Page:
Otto von Bismarck (1815 – 1898) was the Prussian Prime Minister responsible for the unification of Germany. As chancellor of the new German Empire, he helped maintain peace in Europe for more than two decades.
Let’s have a look at the top 10 most interesting facts about Otto von Bismarck.
Otto von Bismarck Facts
1. Bismarck was a Junker.
Otto Eduard Leopold von Bismarck was born April 1, 1815, at Schönhausen, northwest of Berlin. His father was a Junker (the Junker families were Prussia’s landed gentry), and his mother came from a well-to-do family of academics and civil servants. His schooling and early diplomatic career were unnoteworthy, and he retired at 24 years to run the family estate. He married in 1847 and re-entered politics as a delegate to the new Prussian parliament in Berlin. For the next decade and a half, he served a number of ambassadorships that gave him valuable insight into Europe’s political landscape.
2. He became Prime Minister of Prussia under William I.
In 1861, William I became King of Prussia and appointed Bismarck as his chief minister. Bismarck kicked off a series of three short wars that established Prussia’s dominance. In 1864, he won the German-speaking territories of Schleswig-Holstein from Denmark. In 1866, he defeated the aging Austrian Empire in the Austro-Prussian war. He didn’t demand a war indemnity, which gained him German support when he provoked the Franco-Prussian war in 1870. On winning it, he annexed the French border territories of Alsace and Lorraine. William I was crowned emperor of a Unified Germany (the Second Reich) in 1871.
3. Bismarck was known as the Iron Chancellor.
Bismarck remained Prime Minister of Prussia and was made chancellor of the new German Empire he had created, an interesting fact about Otto von Bismarck. His efforts were now focused on domestic issues to hold the united German states together. He became known as the “Iron Chancellor” for his forceful hold.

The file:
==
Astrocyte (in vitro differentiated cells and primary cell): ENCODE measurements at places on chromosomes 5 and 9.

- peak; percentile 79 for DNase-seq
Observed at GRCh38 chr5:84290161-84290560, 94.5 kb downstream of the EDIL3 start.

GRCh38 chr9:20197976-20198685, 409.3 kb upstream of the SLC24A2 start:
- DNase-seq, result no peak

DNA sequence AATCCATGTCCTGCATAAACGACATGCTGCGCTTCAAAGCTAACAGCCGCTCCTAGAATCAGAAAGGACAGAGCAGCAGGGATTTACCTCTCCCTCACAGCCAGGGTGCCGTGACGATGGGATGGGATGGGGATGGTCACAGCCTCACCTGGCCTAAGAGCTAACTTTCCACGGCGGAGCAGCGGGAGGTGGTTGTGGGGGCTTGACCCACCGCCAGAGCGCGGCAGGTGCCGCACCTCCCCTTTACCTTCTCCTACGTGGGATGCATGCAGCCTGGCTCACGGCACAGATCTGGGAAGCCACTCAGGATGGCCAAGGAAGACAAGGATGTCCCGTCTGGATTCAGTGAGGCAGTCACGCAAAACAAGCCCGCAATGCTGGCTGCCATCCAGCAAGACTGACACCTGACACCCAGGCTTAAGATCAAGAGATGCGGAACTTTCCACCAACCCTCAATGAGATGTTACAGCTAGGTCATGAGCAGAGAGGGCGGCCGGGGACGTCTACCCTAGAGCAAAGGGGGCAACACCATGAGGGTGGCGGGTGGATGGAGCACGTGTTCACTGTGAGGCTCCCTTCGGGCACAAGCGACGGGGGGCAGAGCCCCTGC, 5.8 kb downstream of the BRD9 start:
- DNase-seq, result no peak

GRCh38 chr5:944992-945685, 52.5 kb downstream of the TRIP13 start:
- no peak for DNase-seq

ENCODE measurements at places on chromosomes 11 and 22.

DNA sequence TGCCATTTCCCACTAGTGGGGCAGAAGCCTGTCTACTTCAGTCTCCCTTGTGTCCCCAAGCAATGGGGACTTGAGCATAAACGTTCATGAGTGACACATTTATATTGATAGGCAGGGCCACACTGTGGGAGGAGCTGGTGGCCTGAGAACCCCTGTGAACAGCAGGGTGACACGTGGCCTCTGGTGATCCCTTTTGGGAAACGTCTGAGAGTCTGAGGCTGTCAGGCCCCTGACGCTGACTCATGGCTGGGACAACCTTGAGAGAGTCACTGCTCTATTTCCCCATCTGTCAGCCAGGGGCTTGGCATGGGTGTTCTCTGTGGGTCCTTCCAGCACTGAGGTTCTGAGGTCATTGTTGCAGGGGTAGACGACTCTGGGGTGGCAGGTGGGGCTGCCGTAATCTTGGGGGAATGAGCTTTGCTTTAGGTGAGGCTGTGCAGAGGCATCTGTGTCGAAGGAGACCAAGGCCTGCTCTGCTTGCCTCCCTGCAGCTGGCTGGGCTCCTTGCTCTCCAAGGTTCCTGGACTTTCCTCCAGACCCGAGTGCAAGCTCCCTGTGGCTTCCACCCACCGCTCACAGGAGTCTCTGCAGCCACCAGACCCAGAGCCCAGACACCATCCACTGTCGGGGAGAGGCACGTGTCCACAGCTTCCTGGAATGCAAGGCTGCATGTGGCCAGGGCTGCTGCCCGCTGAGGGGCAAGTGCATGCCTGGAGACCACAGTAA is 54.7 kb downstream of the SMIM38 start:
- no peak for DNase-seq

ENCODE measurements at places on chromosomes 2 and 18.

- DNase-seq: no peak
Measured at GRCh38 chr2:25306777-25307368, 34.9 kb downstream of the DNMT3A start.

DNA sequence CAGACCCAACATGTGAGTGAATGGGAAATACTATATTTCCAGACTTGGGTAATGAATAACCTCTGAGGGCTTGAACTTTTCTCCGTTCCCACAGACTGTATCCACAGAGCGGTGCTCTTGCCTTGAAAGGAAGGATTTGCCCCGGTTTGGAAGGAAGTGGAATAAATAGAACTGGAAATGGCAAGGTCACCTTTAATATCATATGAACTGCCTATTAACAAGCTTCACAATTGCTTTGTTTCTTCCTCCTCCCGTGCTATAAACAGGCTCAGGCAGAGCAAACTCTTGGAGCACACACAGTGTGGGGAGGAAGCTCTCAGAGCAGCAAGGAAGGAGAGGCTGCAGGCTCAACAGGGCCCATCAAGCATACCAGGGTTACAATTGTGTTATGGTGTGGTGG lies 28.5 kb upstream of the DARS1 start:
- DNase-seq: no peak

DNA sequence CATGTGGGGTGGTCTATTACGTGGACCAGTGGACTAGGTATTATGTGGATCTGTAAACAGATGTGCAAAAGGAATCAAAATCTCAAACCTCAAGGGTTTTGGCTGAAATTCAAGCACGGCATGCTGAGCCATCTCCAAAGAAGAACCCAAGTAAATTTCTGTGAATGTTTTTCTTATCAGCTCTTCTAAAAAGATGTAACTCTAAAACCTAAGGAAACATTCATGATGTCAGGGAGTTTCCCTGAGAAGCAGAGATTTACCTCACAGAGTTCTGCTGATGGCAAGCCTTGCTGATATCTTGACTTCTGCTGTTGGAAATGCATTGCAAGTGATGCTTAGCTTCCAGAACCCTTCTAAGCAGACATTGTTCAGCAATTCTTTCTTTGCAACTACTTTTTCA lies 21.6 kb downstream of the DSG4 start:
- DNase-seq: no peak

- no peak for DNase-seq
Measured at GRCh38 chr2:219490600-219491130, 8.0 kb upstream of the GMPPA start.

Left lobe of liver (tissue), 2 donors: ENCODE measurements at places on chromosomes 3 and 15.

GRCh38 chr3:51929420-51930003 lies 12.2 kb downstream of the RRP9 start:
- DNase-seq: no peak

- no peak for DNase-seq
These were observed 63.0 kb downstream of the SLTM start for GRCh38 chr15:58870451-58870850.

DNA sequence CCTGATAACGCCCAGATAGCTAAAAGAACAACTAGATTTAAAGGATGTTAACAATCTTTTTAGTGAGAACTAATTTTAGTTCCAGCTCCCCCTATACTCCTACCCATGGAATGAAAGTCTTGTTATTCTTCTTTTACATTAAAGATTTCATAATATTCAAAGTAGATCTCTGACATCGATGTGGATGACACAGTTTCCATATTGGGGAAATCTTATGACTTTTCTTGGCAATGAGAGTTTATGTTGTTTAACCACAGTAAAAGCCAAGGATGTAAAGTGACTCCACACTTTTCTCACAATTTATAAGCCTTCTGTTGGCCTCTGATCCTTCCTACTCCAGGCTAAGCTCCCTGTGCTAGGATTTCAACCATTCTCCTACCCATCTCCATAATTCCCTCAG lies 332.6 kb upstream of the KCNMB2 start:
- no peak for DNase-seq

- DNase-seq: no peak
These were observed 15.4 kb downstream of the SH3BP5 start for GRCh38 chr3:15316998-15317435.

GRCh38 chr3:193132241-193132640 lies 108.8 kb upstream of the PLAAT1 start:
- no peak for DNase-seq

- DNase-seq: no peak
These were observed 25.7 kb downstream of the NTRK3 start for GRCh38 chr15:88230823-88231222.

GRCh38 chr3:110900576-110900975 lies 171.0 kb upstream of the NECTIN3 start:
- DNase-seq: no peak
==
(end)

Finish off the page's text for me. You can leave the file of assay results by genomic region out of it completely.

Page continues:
4. Jesuits were banned from Germany by Otto von Bismarck.
The chancellor was very conscious that one in three Germans was Catholic. Bismarck himself was a Protestant, as were most Prussians, and he found the papal infallibility preached by the Catholic Church a concern. He regarded the role of the Catholic Church as threatening and proceeded to implement policy to erode it. Between 1871 and 1887, his Kulturkampf (cultural struggle) was responsible for making religious schools subject to state inspection, and civil marriage obligatory. It also resulted in the banning of the Jesuit order, and the severing of diplomatic relations with the Vatican. The backlash from these measures was swift and strong, and Bismarck relaxed his stance somewhat in order to win the support of Catholics against the Socialists, who had begun utilizing Kulturkampf against all religions.
5. The chancellor created the first welfare state in the world.
Bismarck was a conservative, but foremost a strategist. To win the support of the working classes away from the Socialists, he instituted national health care, old-age pensions, and accident insurance, an interesting fact about Otto von Bismarck.
6. Otto von Bismarck was not in favor of colonization at first.